Why a local preacher?
Karen Quelch, Bishop's Stortford
About twelve years ago, two people approached me on different occasions, saying that they had a strong feeling God had bigger plans for me. Having completed my training as a worship leader I found myself working very closely with one local preacher who actively encouraged me in all I did.
I was about to enquire about becoming a local preacher, when whilst at a Hillsong service in London I received a very strong message of ‘NOT NOW’. Little did I know that within the week my husband would be diagnosed with terminal cancer.
At the start of my training, I found it difficult to start studying again. I struggled with juggling work and studying and decided to stop working until the course was completed. Then, my tutor moved away about eight months after we’d started studying as a group leading to the group being split up and new tutor having to be found for me. My new tutor was very patient, and I still had my very supportive mentors.
The course was intense but an enjoyable experience. I often found my family life took over my time when I should have been studying or planning a service, making it stressful. Other local preachers were supportive, as I struggled with a lot of course work and none of the exams which they had taken many years ago. I enjoyed being able to choose my own pieces for my portfolio even if they were very time-consuming. It gave me time to contemplate what God was calling me to do, whilst working on the project.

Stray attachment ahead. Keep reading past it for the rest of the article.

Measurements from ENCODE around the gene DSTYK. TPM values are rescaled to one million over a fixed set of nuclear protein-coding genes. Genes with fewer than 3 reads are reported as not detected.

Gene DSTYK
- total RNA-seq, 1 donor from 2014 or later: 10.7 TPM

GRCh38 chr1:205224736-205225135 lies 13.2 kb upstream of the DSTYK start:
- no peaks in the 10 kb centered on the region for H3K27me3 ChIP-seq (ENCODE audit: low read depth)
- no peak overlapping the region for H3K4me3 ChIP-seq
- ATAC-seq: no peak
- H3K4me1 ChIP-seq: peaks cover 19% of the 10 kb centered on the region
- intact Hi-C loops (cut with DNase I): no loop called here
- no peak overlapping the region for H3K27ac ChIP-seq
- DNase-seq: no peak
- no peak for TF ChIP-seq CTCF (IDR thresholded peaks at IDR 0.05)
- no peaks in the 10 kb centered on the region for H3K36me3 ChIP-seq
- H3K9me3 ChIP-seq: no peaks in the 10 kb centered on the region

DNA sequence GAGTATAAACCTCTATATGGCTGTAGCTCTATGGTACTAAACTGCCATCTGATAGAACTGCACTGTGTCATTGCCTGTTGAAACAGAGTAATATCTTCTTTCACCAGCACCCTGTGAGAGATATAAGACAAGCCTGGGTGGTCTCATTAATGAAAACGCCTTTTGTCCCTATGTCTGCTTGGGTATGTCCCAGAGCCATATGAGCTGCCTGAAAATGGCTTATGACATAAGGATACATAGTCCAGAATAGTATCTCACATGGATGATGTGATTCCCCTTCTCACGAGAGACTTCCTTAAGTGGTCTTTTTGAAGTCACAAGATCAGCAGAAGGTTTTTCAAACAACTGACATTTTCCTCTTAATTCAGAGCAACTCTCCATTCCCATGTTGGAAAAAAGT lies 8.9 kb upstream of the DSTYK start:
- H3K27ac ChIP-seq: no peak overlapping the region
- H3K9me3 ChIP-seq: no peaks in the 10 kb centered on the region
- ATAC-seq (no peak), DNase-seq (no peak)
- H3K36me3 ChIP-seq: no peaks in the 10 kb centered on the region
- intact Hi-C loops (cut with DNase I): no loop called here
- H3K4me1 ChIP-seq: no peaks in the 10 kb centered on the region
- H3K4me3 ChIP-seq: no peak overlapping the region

I became accountable in everything – my progress was discussed at local preacher meetings, and I often felt guilty if I had not done as much work as I felt I should. I became aware that my whole life was under scrutiny when I received letters questioning my suitability to become a local preacher. Initially this made me feel angry as my faith tells me that only God can judge and living together as God’s people, we should be more patient and tolerant.
My conclusion from this episode, was that it was the judgemental people in this world that needed my prayers and forgiveness and I was to continue with my training. However, it has left me proceeding through life with an element of caution.
In three years, I completed two portfolios, each consisting of six original pieces of work, two service reviews and six services. I wrote book reviews, analysed scripture, made a quilt, embroidered a picture, wrote a poem, created meditations, wrote a short play – teaching me so many new skills.
The whole journey has been an incredible experience opening my eyes to many things in the world and leaving me with a very long reading list. My hunger for learning about my faith has not yet been satisfied and only God knows where I’ll go next.